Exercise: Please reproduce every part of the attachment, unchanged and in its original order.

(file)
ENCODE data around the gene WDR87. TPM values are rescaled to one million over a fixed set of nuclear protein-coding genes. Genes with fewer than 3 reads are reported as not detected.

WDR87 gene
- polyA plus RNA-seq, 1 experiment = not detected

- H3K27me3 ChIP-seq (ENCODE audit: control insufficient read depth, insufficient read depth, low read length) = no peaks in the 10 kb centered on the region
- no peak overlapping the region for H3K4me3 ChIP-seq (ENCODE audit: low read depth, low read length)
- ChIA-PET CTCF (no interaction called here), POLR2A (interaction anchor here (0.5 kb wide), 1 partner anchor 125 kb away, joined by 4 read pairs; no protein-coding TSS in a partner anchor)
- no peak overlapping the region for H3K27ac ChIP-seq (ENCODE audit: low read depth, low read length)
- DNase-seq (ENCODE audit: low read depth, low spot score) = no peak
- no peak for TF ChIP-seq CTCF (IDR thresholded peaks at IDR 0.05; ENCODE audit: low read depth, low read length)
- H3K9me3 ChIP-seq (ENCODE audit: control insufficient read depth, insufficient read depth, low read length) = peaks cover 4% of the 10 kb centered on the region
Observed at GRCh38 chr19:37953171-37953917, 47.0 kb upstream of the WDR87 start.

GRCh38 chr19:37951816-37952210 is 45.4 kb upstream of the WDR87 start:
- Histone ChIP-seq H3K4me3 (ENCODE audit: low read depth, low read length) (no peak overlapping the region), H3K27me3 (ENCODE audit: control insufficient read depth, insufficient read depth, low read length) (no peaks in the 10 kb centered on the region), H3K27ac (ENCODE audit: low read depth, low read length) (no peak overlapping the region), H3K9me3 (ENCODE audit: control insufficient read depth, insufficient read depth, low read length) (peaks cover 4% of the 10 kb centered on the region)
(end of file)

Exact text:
ENCODE data around the gene WDR87. TPM values are rescaled to one million over a fixed set of nuclear protein-coding genes. Genes with fewer than 3 reads are reported as not detected.

WDR87 gene
- polyA plus RNA-seq, 1 experiment = not detected

- H3K27me3 ChIP-seq (ENCODE audit: control insufficient read depth, insufficient read depth, low read length) = no peaks in the 10 kb centered on the region
- no peak overlapping the region for H3K4me3 ChIP-seq (ENCODE audit: low read depth, low read length)
- ChIA-PET CTCF (no interaction called here), POLR2A (interaction anchor here (0.5 kb wide), 1 partner anchor 125 kb away, joined by 4 read pairs; no protein-coding TSS in a partner anchor)
- no peak overlapping the region for H3K27ac ChIP-seq (ENCODE audit: low read depth, low read length)
- DNase-seq (ENCODE audit: low read depth, low spot score) = no peak
- no peak for TF ChIP-seq CTCF (IDR thresholded peaks at IDR 0.05; ENCODE audit: low read depth, low read length)
- H3K9me3 ChIP-seq (ENCODE audit: control insufficient read depth, insufficient read depth, low read length) = peaks cover 4% of the 10 kb centered on the region
Observed at GRCh38 chr19:37953171-37953917, 47.0 kb upstream of the WDR87 start.

GRCh38 chr19:37951816-37952210 is 45.4 kb upstream of the WDR87 start:
- Histone ChIP-seq H3K4me3 (ENCODE audit: low read depth, low read length) (no peak overlapping the region), H3K27me3 (ENCODE audit: control insufficient read depth, insufficient read depth, low read length) (no peaks in the 10 kb centered on the region), H3K27ac (ENCODE audit: low read depth, low read length) (no peak overlapping the region), H3K9me3 (ENCODE audit: control insufficient read depth, insufficient read depth, low read length) (peaks cover 4% of the 10 kb centered on the region)